Earlier this year, the U.S. Environmental Protection Agency ("EPA" or "the Agency") reached a $1.375 million settlement with New Cingular Wireless, resolving the company's self-disclosed violations of the Emergency Planning and Community Right-to-Know Act ("EPCRA"). This settlement marks the continuation of EPA's rigorous facility compliance enforcement initiative targeting companies in the telecommunications industry. Dating back to 1998, EPA has pursued enforcement and "compliance assistance" efforts aimed at improving environmental compliance within the telecommunications industry. In the last 15 years, EPA has settled dozens of cases with telecommunications companies, typically involving compliance with various requirements under the Emergency Planning and Community Right-to-Know Act, the Clean Air Act, the Clean Water Act, and the Resource Conservation and Recovery Act.

Despite many years of EPA enforcement, telecommunications companies often are unaware of their environmental regulatory compliance risks, which sometimes are dismissed as a concern of traditional manufacturing industries. However, as the New Cingular Wireless settlement demonstrates, the regulations apply equally, and the penalties for non-compliance can be high. Some of the primary environmental regulations that impact the telecommunication industry are:

  • Emergency Planning and Community Right-to-Know Act ("EPCRA"): Requires companies to notify state and local planning and emergency response authorities, and local fire departments, of the presence of certain chemicals at their facilities. These requirements can be triggered by telecommunications operations involving sulfuric acid and lead-acid batteries, as well as diesel, lead, halon, and propane. Material safety data sheets ("MSDS") must be submitted, and annual chemical inventory reports must be filed.  
  • Clean Air Act ("CAA"): Under the CAA, states may require a permit before construction of any source of pollution. Generators at telecommunications facilities may fall under such a requirement, depending on the size of the generator and the particulars of the state program. In addition, the CAA regulates the use of various refrigerants that may be used in air conditioning units used to cool telecommunications equipment.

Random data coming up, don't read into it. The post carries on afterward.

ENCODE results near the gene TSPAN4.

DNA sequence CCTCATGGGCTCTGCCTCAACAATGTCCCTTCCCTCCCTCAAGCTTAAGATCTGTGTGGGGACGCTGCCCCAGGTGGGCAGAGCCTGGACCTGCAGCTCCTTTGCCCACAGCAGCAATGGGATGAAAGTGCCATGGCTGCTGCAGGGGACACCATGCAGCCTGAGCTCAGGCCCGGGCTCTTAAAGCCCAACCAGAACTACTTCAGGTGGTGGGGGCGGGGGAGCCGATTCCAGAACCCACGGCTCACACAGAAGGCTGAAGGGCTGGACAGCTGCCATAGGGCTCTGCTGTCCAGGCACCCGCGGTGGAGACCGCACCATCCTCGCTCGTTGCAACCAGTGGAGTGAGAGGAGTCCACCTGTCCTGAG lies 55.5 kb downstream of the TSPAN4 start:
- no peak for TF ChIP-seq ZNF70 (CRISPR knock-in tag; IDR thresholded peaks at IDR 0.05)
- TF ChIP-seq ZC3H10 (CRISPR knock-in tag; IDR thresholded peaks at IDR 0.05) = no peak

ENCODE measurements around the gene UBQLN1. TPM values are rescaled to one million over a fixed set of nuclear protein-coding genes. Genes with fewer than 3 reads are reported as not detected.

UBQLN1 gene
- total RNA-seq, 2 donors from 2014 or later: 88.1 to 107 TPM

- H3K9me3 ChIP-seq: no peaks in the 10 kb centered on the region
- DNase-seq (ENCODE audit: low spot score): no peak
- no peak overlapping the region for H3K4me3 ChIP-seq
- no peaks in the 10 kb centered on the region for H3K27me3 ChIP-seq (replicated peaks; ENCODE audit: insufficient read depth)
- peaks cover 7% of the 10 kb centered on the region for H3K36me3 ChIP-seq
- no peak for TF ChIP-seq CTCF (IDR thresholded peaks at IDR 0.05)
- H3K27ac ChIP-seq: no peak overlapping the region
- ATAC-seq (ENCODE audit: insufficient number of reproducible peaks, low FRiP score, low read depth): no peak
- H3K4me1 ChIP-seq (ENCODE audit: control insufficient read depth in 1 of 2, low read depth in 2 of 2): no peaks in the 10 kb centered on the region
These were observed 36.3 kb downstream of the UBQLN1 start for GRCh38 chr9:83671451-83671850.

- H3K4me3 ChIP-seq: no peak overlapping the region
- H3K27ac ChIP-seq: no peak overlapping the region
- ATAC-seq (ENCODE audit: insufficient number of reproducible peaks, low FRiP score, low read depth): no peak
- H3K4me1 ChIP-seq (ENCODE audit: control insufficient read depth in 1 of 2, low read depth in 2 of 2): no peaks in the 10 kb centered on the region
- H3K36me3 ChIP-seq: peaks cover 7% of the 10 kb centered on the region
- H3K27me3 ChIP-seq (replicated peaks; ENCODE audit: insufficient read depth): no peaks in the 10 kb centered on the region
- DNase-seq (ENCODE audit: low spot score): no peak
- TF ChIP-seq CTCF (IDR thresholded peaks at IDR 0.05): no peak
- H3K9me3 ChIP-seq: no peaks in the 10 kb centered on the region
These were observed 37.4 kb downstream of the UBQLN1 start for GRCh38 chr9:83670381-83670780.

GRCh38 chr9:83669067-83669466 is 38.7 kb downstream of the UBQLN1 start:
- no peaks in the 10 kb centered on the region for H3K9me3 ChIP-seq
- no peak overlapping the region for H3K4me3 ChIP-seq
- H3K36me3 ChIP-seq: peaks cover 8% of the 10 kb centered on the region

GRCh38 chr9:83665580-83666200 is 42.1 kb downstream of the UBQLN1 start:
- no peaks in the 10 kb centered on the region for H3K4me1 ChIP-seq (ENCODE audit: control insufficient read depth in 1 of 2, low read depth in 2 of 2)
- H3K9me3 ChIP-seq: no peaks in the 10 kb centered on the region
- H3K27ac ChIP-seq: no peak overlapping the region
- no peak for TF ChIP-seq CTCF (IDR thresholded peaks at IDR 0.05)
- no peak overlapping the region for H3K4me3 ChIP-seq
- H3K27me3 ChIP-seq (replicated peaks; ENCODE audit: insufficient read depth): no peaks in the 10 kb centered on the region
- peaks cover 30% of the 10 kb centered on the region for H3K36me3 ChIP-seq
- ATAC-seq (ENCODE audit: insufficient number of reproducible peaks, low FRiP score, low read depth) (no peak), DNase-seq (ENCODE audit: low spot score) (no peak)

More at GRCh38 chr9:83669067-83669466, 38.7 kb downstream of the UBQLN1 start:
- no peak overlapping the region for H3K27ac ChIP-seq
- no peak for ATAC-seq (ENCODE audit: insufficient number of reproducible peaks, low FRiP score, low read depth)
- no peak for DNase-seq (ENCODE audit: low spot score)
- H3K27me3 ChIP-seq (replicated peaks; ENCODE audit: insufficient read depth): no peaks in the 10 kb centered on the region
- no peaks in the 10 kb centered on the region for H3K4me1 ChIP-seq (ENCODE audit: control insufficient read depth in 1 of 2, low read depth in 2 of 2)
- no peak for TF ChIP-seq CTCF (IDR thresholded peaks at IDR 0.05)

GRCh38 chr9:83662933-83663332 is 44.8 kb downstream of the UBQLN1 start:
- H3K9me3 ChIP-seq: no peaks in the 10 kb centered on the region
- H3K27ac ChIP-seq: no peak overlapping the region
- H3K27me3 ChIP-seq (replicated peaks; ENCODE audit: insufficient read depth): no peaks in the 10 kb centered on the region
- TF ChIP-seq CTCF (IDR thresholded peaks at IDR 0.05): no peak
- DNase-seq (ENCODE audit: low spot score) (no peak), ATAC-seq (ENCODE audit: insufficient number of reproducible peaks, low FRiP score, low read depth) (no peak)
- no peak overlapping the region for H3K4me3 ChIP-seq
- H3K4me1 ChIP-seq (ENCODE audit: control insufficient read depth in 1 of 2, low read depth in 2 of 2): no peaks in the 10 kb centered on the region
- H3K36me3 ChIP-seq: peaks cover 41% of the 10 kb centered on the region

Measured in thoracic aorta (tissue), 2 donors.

• Clean Water Act ("CWA"): The CWA requires companies that store oil or petroleum to prepare and keep updated written Spill Prevention, Control, and Countermeasure ("SPCC") plans. Telecommunications facilities with oil storage tanks for use in back-up generators or for vehicle fueling may require an SPCC plan.  
  • Resource Conservation and Recovery Act ("RCRA"): RCRA requires generators of hazardous waste to identify and manage the waste properly. Telecommunications operations may involve the handling of waste batteries and fluorescent lamps, which are subject to "universal waste" storage and labeling requirements, and may generate other wastes that qualify as hazardous under EPA regulations.

EPA has settled a number of noncompliance issues at telecommunications facilities under the agency's Audit Policy, which provides incentives, in the form of reduced penalties (often substantially), for companies that voluntarily disclose and correct violations. To qualify for penalty mitigation, the violations must have been discovered as part of a systematic audit or other assessment of environmental compliance, as well as meet several other criteria. If the Audit Policy criteria are met, then EPA will waive most, and often all, of the "gravity-based" portion of any potential penalty, and only assess against the disclosing company a penalty that reflects the "economic benefit" received by the company for failing to comply in a timely manner. For example, with respect to EPCRA reporting violations, the "economic benefit" is viewed as the time-value of the money that would have been spent if the reports were filed appropriately, including personnel costs and filing fees. Typically, this amounts to only a few hundred dollars per violation. In contrast, the full potential penalty for a failure to file an EPCRA inventory report at one facility is approximately $37,500 per missed annual report (EPA will go back five years). In short, companies could face substantial penalties if faced with an enforcement action by federal or state authorities. Disclosure under the Audit Policy is an option for mitigating any such penalties and coming into compliance in a responsible manner.

Due to resource constraints and the success of the Audit Policy program in reducing penalties, EPA recently is scrutinizing Audit Policy disclosures more strictly and rejecting those that are not done well. The Environmental team at Kelley Drye & Warren, LLP, has deep experience in auditing facilities for compliance with EPA programs and successfully navigating the requirements of the Audit Policy. We recently settled a case involving an Audit Policy disclosure by a telecommunications company of violations, with potential penalties of almost $1.2 million, for a total penalty of less than $20,000. Please let us know if you would like to discuss options for ensuring your company is in full compliance with EPA requirements.